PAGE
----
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Adaptive Barrier Control for Nonlinear Servomechanisms with Friction Compensation
This paper proposes an adaptive barrier controller for servomechanisms with friction compensation. A modified LuGre model is used to capture friction dynamics of servomechanisms. This model is incorporated into an augmented neural network (NN) to account for the unknown nonlinearities. Moreover, a barrier Lyapunov function (BLF) is utilized to each step in a backstepping design procedure. Then, a novel adaptive control method is well suggested to ensure that the full-state constraints are within the given boundary. The stability of the closed-loop control system is proved using Lyapunov stability theory. Comparative experiments on a turntable servomechanism confirm the effectiveness of the devised control method.
The high-performance modeling and motion control of servomechanisms have been of great importance in practical engineering application and have also drawn significant attention in academic fields [1–6] due to their compact structure and efficiency. Nevertheless, the nonsmooth dynamics, including nonlinear friction [7–9] and dead-zone [10–12], introduced by transmission devices may deteriorate the control performance. To reduce the effect of the nonlinear friction, various control algorithms have been proposed such as sliding mode technique (SMC) [13–18] and adaptive control [19–23]. In addition, intelligent control methods (e.g., fuzzy logic systems (FLS) [24–26] and neural networks (NN) [27–29]) have also been utilized to approximate the nonlinearities using their learning abilities. For example, an adaptive prescribed performance tracking control was developed for servomechanisms to achieve position tracking . In , an adaptive fuzzy control based on command filter was proposed for nonlinear systems, and an adaptive neural network control method was devised for permanent magnet synchronous motor (PMSM) system .
Moreover, the unknown disturbances can also deteriorate the control precision of servomechanisms. To overcome this issue, an effective method is to design a disturbance observer (DOB) to estimate the unknown disturbances [30–32]. In , Ohnishi proposed a DOB-based control method. Then, the disturbance observer technique-based control methods were widely utilized in practice. In , a neural network disturbance observer (NNDOB) was developed for servosystem to estimate the unknown dynamics. In , a nonlinear disturbance observer (NDOB) was devised for robotic manipulators to compensate for the unknown friction. Recently, Han proposed a new disturbance estimation technique named extended state observer (ESO) . The main feature is that the ESO can not only estimate the unmeasured system states but also observe the unknown disturbances. The ESO has been widely applied in many control fields [35–39]. In , an ESO was employed to estimate mismatched disturbances of power converter systems. In , an ESO was used to observe state vectors and system uncertainties and an adaptive controller was designed using the feedback linearization method for a robotic system. In , to estimate unknown disturbances and system uncertainties, an event-triggered active disturbance rejection control (ADRC) was proposed for physical servosystems. In , an ESO based on an adaptive funnel control scheme was developed to achieve position tracking control of servomechanisms, where the ESO was used to estimate the unknown disturbance and system states. Although the aforementioned control methods can improve the control performance of the servosystem, it is noted that the transient performance can not be guaranteed.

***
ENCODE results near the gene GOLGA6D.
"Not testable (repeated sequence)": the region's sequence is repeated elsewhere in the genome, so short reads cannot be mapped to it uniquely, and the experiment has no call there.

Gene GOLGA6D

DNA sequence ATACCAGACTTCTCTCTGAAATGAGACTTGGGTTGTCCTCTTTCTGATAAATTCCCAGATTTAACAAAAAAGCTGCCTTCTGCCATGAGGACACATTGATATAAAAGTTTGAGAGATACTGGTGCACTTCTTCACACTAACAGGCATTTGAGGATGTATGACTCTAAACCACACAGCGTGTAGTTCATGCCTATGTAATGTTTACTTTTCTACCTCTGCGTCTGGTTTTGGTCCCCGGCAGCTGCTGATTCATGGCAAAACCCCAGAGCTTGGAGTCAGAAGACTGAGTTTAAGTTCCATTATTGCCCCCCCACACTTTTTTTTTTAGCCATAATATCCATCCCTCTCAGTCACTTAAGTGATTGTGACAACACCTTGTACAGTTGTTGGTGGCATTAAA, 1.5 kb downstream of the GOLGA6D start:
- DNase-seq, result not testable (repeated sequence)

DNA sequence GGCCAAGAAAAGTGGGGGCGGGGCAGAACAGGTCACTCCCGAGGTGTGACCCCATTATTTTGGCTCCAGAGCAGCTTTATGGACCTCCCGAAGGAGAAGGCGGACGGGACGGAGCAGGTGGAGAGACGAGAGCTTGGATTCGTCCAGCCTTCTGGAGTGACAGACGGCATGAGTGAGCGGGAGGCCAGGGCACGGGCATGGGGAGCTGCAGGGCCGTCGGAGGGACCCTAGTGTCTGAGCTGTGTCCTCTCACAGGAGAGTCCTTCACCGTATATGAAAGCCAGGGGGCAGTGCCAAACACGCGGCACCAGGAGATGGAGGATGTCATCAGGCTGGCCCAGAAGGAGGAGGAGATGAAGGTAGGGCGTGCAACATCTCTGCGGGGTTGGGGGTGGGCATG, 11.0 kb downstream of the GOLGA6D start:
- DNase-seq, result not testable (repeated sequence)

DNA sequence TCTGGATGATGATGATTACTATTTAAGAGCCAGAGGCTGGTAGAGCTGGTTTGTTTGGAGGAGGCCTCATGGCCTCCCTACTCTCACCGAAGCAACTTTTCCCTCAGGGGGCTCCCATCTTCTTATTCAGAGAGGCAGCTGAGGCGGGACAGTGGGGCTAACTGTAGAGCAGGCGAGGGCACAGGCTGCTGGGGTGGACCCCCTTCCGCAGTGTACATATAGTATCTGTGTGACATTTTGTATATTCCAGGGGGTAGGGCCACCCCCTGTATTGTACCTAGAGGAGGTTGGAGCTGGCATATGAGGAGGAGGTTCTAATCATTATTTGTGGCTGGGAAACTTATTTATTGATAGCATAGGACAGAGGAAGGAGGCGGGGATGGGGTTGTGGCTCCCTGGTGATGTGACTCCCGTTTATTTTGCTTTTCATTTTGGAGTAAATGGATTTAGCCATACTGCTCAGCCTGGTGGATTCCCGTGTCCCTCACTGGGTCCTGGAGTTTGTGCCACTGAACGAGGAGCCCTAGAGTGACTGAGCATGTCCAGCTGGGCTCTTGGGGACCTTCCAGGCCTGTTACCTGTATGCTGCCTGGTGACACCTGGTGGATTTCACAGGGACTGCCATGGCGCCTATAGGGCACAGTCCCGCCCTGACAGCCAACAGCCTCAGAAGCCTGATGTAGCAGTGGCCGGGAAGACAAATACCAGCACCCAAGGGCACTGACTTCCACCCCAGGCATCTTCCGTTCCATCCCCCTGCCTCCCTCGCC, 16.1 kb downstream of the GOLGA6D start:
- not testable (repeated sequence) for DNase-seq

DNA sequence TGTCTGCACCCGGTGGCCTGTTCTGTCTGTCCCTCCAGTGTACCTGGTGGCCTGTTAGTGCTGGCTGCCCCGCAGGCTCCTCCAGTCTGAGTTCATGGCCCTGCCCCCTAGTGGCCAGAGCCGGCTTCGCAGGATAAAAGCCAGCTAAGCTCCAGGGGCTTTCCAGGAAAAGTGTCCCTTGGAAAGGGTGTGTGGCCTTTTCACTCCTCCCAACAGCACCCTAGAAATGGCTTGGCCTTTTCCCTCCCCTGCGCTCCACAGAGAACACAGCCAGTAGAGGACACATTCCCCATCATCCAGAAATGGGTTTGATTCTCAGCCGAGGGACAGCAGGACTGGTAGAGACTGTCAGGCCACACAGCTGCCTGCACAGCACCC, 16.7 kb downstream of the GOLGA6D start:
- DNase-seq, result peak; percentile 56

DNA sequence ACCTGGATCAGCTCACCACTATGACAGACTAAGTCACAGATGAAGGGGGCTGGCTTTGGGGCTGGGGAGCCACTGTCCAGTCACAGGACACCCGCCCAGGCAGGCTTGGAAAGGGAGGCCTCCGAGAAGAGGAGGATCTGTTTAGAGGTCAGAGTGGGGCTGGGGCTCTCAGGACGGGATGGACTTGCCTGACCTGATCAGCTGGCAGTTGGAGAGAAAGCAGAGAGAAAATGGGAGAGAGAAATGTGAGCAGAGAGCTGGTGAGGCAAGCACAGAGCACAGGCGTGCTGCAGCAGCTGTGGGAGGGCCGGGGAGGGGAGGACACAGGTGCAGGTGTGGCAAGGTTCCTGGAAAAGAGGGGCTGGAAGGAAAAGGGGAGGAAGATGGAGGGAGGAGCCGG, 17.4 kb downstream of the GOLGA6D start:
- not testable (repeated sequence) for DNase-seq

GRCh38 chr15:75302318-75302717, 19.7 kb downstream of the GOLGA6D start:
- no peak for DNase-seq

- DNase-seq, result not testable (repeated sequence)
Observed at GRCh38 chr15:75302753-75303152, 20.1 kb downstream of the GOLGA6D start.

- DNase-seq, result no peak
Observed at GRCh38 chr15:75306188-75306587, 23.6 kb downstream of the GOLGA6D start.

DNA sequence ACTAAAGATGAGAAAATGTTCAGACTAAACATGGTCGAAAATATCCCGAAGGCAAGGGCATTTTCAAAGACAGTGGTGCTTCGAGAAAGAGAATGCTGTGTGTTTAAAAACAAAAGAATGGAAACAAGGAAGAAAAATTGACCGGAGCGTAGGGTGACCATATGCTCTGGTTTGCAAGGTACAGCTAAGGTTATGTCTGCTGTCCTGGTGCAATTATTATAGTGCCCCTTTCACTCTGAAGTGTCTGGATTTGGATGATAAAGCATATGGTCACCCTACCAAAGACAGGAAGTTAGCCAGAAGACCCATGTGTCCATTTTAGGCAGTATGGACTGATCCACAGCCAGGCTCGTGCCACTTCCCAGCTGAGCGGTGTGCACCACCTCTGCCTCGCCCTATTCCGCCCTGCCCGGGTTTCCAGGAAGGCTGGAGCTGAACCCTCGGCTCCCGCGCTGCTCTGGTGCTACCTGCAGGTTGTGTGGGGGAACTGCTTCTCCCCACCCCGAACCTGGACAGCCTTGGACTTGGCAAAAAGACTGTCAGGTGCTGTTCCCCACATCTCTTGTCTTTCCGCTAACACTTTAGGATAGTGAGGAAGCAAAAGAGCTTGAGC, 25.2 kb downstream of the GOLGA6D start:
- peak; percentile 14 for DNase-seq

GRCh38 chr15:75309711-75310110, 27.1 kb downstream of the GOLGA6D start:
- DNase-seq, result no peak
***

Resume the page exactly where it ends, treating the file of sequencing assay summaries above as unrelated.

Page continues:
In recent years, a new constraint function called prescribed performance function (PPC) was proposed by Rovithakis et al. in [43, 44]. The main feature of this technique is to provide the prescribed performance function (PPF) so that the tracking error of an original nonlinear system can be transformed into a new error of a transformed system. Then, the tracking error can be guaranteed within a given prescribed boundary. The PPC method has been widely applied in practice such as vehicle active suspension systems [45, 46], unmanned surface vehicle systems , nonlinear systems [48, 49], fault-tolerant control , and robot manipulators . On the other hand, the barrier Lyapunov function (BLF) is used as a constraint control which is utilized to transform the error into a new error without constraint . In , a boundary controller with BLF was proposed for flexible marine riser to suppress the riser vibration. In , a BLF is used to constraint the error and integrated into the adaptive backstepping control design to guarantee the states within the barrier. A BLF-based learning control was presented for hypersonic flight vehicle with AOA constraint and actuator faults . In , an adaptive BLF controller was devised for PMSM with full-state constraints. An adaptive neural control strategy was designed for multiple input multiple output (MIMO) nonlinear systems with various constraints .